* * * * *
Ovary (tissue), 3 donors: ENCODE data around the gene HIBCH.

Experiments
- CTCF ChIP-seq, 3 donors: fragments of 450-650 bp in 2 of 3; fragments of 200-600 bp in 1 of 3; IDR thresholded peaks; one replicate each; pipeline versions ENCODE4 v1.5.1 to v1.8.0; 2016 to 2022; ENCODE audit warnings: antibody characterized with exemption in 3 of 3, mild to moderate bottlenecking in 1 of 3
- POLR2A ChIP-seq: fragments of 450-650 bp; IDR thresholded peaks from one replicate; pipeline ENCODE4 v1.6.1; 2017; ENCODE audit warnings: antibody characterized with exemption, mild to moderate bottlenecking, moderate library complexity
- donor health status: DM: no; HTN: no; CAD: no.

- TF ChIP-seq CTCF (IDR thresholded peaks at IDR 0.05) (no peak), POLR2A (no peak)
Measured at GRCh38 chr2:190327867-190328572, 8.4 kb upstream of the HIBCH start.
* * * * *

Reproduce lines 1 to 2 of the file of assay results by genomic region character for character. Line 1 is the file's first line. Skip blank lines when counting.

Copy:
Ovary (tissue), 3 donors: ENCODE data around the gene HIBCH.

Experiments